The FDA’s decision on Clinvel Pharmaceuticals’ (ASX: CUV) SCENESSE treatment for erythropoietic protoporphyria capped off a stellar ride that’s lasted several years.

Erthropoietic protoporphyria (EPP) is a rare skin order causing severe reactions to lights such as burns and ulcers. It occurs quickly — within minutes of sunlight exposure.

It was initially developed in 1987 at an Arizonian university then licensed in 1999 by Australian chemist Wayne Miller.

Clinuvel entered the ASX in 2001 and grew from $1 to over $45 on Wednesday, representing growth of more than 4000 per cent. The latest catalyst was the American authority’s approval of its drug to enter the market. It rose 60 per cent on Wednesday although retreated 11 per cent to $40 today.


‘An outcome like this today gives stimulus’

Yesterday, Stockhead spoke with CEO Philippe Wolgen who has served since 2005 and he recognised yesterday was a monumental achievement.

“We now have the go ahead to go to the US and commercialise the product the same way we’ve always done it,” he said. “So now we form our team and sell it ourselves. It means you are in control of your product — you don’t need to involve intermediate parties that will negotiate prices — we want to do that.”

He also said he wanted FDA approval to use the drug on Vitaligo too. This is a more common skin disorder where the pigment producing cells of the skin are absent or idle. This results in depigmented patches of skin appearing and affects up to 2 per cent of the global population.

“To have your whole strategy validated — that’s an important part. You can write incredible business cases but unless you get an endorsement for it [the drug] remains theory.”

“One of my tasks is to motivate staff and you have to turn it into [something] meaningful if you have people to execute it, and we were fortunate to retain the staff. An outcome like this today gives stimulus [to them]”.

The future

A similar biotech success story was Opthea (ASX: OPT) whose anti-AMD drug aced its clinical trial. Brokers such as Goldman Sachs began to speculate the company could be acquired or enter into an out-licensing agreement. Its CEO Megan Baldwin was open to it.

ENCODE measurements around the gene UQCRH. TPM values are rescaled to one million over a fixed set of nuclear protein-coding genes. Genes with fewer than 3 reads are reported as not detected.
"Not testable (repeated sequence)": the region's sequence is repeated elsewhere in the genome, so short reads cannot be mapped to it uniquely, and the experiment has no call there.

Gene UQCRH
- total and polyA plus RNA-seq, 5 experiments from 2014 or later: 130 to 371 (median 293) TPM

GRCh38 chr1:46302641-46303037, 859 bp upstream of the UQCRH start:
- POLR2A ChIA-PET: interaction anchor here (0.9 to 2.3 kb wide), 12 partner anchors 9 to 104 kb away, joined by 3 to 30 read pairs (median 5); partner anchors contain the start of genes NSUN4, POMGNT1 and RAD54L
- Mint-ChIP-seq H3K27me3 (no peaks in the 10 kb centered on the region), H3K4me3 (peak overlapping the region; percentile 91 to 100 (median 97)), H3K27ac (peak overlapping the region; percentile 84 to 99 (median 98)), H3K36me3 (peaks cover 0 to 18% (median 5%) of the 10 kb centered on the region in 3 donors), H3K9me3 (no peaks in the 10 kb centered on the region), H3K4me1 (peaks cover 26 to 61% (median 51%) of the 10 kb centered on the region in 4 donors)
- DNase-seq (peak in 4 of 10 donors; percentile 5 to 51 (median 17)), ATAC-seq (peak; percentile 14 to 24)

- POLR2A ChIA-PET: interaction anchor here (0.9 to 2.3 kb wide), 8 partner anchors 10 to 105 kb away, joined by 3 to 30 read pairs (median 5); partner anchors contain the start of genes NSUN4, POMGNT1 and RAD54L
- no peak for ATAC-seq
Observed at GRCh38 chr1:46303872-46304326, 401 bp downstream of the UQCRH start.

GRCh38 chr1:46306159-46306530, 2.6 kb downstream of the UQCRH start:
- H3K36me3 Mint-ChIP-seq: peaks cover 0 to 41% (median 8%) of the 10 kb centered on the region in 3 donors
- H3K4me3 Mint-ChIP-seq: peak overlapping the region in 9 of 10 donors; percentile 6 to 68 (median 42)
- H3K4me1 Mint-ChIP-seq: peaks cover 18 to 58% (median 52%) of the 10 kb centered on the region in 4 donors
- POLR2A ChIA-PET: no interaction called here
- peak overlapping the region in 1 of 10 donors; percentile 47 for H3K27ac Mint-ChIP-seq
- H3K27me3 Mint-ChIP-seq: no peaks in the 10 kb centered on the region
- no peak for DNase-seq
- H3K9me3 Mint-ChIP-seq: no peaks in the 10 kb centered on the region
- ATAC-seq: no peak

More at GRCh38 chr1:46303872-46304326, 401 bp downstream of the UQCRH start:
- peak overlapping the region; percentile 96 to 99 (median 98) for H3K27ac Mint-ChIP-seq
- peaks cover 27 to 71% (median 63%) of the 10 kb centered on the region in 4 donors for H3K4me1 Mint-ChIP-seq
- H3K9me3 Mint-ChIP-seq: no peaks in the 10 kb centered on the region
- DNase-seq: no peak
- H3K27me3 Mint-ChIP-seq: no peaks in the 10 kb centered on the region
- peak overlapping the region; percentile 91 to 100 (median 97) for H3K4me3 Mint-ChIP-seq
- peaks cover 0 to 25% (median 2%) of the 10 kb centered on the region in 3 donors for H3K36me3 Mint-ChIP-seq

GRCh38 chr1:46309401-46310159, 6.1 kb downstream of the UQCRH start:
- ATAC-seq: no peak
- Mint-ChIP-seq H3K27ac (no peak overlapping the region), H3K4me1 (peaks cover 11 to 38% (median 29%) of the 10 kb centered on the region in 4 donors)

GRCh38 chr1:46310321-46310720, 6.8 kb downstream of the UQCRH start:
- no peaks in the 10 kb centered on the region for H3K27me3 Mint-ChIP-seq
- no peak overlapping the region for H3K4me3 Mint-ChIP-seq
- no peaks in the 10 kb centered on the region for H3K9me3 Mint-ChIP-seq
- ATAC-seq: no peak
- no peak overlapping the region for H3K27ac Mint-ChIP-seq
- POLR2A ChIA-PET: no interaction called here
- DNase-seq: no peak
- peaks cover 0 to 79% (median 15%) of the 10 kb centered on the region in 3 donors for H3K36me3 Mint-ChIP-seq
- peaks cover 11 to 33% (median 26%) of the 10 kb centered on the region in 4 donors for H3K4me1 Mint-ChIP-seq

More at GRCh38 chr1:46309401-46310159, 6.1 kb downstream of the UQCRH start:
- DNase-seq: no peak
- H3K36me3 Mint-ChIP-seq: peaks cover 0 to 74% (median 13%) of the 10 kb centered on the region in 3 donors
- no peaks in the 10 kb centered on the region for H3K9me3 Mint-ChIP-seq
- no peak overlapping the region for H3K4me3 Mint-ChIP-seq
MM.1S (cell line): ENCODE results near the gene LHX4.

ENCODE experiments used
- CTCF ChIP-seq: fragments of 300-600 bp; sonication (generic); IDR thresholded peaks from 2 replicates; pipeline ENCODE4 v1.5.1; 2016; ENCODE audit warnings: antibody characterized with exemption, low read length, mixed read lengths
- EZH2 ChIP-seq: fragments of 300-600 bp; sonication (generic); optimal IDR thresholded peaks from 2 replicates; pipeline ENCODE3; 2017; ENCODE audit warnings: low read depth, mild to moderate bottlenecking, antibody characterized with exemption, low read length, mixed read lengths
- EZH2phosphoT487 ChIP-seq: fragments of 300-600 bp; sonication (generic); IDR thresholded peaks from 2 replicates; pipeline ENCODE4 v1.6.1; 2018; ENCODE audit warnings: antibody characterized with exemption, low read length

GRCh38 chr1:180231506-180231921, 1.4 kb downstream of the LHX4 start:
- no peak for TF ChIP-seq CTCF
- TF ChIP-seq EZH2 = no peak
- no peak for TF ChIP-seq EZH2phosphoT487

Stockhead put to him the proposition that it could out-license its drug or put the company up for sale. Wolgen opposed this and argued the job was far from done.

“That is not our model, out-licensing means you lose control of your product and let someone distribute it, that’s not how we build value.

“In Europe, we distribute and try to control the entire value chain, the same in the US.”

He said this is why he rejected a 2014 bid from major US biotech Retrophin for $95m.

“We believe we have more value to be built in this company.”

The past

There are several other biotechs on the ASX. But few others possess such a large valuation and have had such a long, momentous journey.

Stockhead asked Wolgen to reflect on that journey and to name the most important moments for his company.

“If you want to single out a few, one is the first time your technology is working and meaningful — when you see it’s working in the hands of global experts.

“I worked for a decade with a phenomenal man who always said to me ‘don’t believe the mice’ — you need to see your technology in the human biology,” he said, alluding to the common practice of testing drugs in mice before humans.

Firms often boast that drugs work in mice and shareholders get excited — but this rarely translates to humans. Over 90 per cent of drugs fail the course from Phase I to market.

“Another significant event is when you discover an insurer is willing to write the cheque for your technology. It means you can secure a revenue stream.”

Knocked down but back up again

He also said European approval five years ago was significant because the drug was rejected by the FDA three times between 1987 and 2005. Why? Previous management wanted to launch it for cosmetics.

“My interest was the fact that there had been a number of data sets generated on health volunteers without finding a medical home — and application.”

“Normally, you find a drug you know what it’s going to do. But you have to find patients — here we had 10 years of data, but no one knew how to use it. So that conundrum requires a contrarian approach where you started with safety and built it up.”

“So our strategy was to overcome the human objections by going to Europe first and addressing the US market last. It’s a number of events that led to this execution and this outcome.”